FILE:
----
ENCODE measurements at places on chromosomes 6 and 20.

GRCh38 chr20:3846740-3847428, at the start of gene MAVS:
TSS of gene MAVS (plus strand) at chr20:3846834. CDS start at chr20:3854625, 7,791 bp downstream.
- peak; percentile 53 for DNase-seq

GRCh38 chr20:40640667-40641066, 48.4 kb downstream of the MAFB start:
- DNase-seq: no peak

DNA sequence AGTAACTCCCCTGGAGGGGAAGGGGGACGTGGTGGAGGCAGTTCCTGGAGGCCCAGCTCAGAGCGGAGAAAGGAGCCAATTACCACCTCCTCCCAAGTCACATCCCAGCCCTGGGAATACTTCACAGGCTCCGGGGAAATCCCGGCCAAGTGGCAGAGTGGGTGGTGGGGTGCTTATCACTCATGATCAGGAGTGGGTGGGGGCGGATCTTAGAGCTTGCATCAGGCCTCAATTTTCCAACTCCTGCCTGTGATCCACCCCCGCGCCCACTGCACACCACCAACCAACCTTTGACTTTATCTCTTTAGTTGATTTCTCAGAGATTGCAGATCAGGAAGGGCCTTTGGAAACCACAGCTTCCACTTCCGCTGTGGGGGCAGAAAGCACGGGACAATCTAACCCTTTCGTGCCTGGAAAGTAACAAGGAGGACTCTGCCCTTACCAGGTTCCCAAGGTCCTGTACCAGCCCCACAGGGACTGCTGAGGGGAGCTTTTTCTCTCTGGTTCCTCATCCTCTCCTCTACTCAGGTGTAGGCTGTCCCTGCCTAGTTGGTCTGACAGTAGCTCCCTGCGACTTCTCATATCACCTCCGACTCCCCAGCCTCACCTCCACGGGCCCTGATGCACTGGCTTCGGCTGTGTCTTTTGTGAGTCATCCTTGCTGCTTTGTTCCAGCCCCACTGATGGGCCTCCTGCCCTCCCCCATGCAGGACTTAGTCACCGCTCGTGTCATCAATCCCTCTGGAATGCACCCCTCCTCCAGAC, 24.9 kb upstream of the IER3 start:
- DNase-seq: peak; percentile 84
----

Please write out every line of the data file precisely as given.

ENCODE measurements at places on chromosomes 6 and 20.

GRCh38 chr20:3846740-3847428, at the start of gene MAVS:
TSS of gene MAVS (plus strand) at chr20:3846834. CDS start at chr20:3854625, 7,791 bp downstream.
- peak; percentile 53 for DNase-seq

GRCh38 chr20:40640667-40641066, 48.4 kb downstream of the MAFB start:
- DNase-seq: no peak

DNA sequence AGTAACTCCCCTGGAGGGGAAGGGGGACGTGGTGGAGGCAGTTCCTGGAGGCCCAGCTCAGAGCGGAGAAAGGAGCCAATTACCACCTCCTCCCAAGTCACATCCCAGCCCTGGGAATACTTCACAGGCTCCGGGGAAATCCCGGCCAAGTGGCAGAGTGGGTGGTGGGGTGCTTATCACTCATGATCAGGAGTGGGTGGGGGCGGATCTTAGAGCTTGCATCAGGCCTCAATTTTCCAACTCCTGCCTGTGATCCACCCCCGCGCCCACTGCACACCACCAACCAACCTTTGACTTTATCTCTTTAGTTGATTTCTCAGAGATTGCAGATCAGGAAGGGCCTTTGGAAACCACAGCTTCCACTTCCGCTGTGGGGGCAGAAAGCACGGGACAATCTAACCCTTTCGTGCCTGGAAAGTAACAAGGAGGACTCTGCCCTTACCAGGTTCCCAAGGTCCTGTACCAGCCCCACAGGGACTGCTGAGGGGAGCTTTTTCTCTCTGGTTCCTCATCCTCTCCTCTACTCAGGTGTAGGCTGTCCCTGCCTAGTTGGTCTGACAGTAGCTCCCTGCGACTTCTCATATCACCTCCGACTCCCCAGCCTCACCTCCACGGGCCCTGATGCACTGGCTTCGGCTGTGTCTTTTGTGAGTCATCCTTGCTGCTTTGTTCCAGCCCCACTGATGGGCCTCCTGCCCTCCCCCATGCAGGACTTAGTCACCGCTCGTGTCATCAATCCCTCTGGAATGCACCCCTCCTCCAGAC, 24.9 kb upstream of the IER3 start:
- DNase-seq: peak; percentile 84